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What I am trying to do is convert a ps which is just a image to a jpg using ghostcript here is what I started with

gswin32c.exe -sDEVICE=jpeg -sOutputFile="test.png" example.ps

however when I run this the jpg comes out with a lot of white space to the right and the bottom

enter image description here

Also the picture comes out huge is there any way to crop out the whitespace in ghostscript?

I tried this code

gswin32c.exe -sDEVICE=jpeg  -dBATCH -dNOPAUSE -dSAFER -r72x72 -g200x900 -sOutputFile="test.jpg" example.ps

which decrease the width but the height is still huge. Any solutions?

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3 Answers 3

up vote 1 down vote accepted

Firstly you need to set the 'correct' media size. There are several methods, including the -g switch you have already discovered.

The white space at the bottom is caused (probably) by the way the file has been made, PostScript co-ordinates start at bottom left and increase as you go up the page and right. Many computer systems start at top left and increase as you go down. In order to mimic this the document probably 'flips' the vertical (so that values increase as you go down the page) and then offsets the initial point so that it starts at the top left of the media it was designed for.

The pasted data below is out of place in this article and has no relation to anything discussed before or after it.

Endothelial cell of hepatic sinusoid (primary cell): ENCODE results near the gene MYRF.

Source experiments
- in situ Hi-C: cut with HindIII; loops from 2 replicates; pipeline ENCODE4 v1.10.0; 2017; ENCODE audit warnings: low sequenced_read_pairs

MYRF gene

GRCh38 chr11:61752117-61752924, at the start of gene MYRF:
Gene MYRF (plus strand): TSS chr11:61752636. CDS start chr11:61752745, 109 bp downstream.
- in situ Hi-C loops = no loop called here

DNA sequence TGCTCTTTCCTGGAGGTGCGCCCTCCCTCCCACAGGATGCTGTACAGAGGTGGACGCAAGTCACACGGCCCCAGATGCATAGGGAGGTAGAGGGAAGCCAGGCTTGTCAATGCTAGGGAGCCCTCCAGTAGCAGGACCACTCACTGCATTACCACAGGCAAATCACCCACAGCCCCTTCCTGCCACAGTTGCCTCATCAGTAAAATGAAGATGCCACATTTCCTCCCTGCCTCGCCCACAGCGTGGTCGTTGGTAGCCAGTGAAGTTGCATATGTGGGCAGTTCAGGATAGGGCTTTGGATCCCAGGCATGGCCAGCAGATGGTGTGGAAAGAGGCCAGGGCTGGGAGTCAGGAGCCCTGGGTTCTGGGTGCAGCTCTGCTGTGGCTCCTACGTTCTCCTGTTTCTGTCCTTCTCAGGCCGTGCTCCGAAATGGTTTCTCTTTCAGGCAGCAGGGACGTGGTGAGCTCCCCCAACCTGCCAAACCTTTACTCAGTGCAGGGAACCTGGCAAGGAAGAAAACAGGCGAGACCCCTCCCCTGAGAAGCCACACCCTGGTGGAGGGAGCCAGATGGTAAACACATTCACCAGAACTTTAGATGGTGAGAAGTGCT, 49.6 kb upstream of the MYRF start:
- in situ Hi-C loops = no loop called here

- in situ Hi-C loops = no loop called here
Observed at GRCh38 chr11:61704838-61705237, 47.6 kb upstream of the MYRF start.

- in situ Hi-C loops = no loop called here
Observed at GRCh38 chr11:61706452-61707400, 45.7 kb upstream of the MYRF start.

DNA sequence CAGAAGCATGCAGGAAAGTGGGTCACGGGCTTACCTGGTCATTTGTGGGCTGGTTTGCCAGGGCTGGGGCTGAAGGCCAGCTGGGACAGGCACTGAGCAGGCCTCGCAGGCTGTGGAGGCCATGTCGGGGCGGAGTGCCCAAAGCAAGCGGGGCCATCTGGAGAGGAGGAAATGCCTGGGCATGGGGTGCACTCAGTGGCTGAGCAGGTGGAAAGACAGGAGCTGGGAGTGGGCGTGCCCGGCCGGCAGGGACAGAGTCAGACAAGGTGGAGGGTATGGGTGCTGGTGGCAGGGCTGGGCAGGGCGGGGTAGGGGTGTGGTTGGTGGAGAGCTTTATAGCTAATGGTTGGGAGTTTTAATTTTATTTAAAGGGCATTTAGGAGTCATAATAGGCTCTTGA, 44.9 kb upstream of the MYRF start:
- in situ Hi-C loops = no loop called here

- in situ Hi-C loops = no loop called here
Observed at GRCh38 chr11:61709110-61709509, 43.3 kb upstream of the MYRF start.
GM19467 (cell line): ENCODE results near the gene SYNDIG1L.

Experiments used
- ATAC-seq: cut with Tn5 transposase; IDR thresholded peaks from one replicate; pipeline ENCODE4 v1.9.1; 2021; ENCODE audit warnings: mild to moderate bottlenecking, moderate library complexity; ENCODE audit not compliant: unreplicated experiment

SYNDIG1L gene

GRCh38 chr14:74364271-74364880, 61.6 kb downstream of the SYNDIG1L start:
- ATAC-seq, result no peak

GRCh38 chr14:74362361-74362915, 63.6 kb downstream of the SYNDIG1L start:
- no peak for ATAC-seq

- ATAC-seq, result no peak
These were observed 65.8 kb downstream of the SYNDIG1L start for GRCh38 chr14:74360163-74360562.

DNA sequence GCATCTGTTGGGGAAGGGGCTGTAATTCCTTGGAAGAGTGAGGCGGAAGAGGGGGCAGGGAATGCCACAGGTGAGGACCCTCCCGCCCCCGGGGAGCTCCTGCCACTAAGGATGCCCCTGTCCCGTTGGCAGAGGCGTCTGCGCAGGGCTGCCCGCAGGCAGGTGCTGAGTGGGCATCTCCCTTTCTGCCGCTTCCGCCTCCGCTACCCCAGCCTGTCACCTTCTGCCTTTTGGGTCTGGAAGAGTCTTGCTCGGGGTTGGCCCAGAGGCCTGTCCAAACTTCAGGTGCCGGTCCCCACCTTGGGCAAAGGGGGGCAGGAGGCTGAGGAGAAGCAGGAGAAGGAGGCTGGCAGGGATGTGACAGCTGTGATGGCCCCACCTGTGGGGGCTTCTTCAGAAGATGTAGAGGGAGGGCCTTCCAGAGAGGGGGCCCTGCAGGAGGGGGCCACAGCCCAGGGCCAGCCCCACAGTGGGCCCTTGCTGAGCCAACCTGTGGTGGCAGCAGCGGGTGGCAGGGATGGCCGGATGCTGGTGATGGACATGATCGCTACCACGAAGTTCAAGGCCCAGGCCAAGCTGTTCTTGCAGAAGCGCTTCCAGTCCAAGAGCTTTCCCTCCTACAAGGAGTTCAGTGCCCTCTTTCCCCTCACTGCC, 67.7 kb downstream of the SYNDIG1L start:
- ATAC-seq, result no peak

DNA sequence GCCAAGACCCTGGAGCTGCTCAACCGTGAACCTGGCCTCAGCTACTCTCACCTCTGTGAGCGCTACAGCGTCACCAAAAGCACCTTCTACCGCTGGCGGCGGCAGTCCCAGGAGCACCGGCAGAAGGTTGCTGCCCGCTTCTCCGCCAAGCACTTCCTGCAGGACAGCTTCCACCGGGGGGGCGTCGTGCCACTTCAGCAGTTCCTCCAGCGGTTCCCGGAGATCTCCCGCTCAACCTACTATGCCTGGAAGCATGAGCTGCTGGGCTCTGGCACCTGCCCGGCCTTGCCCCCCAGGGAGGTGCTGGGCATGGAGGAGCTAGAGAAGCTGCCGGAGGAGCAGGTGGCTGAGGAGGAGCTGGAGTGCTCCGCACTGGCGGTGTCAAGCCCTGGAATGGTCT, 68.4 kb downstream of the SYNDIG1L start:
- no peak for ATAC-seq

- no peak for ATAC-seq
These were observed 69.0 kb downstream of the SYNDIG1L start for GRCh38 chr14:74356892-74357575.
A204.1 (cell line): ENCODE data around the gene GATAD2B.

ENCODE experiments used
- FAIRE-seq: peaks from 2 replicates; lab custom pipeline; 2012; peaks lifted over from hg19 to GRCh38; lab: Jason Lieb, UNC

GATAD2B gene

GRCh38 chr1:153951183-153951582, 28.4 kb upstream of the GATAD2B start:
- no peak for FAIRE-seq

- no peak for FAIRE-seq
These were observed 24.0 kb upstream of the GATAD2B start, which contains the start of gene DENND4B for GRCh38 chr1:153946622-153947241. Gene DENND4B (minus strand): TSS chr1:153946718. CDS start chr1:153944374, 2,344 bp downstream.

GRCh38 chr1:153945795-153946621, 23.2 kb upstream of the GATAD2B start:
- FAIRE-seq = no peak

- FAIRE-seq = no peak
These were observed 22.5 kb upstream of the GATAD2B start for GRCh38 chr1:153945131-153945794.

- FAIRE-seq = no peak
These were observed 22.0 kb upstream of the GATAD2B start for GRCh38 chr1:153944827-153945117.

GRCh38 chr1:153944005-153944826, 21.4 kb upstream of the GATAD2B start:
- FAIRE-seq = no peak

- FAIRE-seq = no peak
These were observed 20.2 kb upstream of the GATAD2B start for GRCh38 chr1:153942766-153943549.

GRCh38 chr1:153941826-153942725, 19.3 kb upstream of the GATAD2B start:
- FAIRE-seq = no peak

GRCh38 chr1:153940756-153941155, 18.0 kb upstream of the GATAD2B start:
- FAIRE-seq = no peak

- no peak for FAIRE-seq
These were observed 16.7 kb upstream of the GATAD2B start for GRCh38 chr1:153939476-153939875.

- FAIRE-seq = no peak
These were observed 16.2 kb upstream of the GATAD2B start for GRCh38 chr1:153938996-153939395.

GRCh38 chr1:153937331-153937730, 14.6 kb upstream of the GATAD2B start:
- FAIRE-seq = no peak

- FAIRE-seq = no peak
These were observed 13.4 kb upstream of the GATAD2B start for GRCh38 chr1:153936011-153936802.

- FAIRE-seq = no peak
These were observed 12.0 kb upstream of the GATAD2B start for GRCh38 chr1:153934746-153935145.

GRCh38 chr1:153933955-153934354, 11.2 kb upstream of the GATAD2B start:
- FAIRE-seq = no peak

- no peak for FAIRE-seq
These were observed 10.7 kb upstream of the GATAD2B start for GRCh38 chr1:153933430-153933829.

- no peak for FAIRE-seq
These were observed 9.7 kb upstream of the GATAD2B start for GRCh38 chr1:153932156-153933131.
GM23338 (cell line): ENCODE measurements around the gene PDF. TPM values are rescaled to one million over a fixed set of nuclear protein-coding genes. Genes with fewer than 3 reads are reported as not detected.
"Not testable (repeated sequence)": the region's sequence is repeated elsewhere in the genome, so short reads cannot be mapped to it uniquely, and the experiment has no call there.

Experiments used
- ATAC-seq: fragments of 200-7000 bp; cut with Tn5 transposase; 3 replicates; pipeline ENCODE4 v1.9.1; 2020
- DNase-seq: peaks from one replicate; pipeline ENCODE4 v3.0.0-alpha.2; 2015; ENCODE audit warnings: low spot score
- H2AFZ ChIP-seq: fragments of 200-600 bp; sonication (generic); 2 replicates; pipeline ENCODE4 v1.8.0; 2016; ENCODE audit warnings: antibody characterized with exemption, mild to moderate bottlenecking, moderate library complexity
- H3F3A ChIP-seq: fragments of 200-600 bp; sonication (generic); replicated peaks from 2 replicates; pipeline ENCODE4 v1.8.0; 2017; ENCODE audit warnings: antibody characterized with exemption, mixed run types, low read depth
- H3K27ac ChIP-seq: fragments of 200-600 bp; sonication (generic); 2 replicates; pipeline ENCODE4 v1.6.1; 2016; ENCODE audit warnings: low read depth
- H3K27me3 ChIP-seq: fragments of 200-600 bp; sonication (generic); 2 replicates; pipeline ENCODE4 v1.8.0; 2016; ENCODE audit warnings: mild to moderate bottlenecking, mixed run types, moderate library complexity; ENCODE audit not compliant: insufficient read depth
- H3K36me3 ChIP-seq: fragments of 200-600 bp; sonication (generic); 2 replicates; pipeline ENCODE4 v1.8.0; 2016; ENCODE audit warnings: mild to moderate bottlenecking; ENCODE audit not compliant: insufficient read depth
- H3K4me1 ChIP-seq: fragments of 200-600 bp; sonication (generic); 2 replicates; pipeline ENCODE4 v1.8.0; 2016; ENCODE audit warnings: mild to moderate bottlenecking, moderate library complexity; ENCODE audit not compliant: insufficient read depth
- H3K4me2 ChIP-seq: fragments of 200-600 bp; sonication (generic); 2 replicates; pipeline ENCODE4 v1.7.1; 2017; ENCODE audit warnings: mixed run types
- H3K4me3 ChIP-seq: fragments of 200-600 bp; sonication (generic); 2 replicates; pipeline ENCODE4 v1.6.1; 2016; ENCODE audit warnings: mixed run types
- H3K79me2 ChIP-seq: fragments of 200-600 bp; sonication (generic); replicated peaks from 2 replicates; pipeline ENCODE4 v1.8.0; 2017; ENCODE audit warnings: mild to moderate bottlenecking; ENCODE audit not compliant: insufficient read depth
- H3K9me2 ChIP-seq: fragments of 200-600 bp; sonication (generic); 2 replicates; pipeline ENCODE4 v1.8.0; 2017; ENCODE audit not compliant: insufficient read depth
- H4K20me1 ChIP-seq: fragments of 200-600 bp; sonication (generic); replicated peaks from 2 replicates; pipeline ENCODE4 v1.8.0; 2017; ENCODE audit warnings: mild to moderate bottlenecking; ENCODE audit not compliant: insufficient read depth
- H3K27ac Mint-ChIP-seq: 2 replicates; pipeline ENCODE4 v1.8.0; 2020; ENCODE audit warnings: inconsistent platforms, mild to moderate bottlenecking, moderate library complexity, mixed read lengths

You can add PostScript to the command line using the -c .... -f switches, you will want to add some kind of vertical translation to move the imaged portion. Depending how the translation was accomplished in the original PostScript you may need to add either a positive or a negative offset. I would try 0 -100 translate and then see which way the image moves on the output.

Alternatively, convert the file to a PDF (using the pdfwrite device) and apply a CropBox.

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use pstoeps to find a tight bounding box, then pbmtools to convert to jpg, something like:

pstoeps file.ps | pstopnm - | pnmtojpg - > file.jpg

see http://netpbm.sourceforge.net/ if you dont have the later two.

i dont recall right now if pstoeps needs a switch to force calculation of a bounding box, but the man page should be pretty clear.

Edit: apolgies for posting without actually trying it..

The converter that is packed with ghostscript is ps2epsi , and it does not pipe to stdout, so you do:

ps2epsi file.ps

this creates file.epsi. Then run:

pstopnm -portrait -xborder 0 -yborder 0  file.epsi -stdout | pnmtojpeg > file.jpeg

Another approach which on second thought is better, (skipping the eps conversion) is this:

pstopnm -portrait  file.ps -stdout | pnmcrop | pnmtojpeg > file.jpeg
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+1 I think ps2eps is the way to go here. –  luser droog Dec 12 '12 at 5:28
Note the ps2epsi approach uses ghostscript to render the image twice. It gets the job done but isn't the most efficient way. –  george Dec 12 '12 at 18:11

gswin32c.exe -sDEVICE=jpeg -dUseCropBox -sOutputFile="test.png" example.ps

use -dUseCropBox to remove the extra white space

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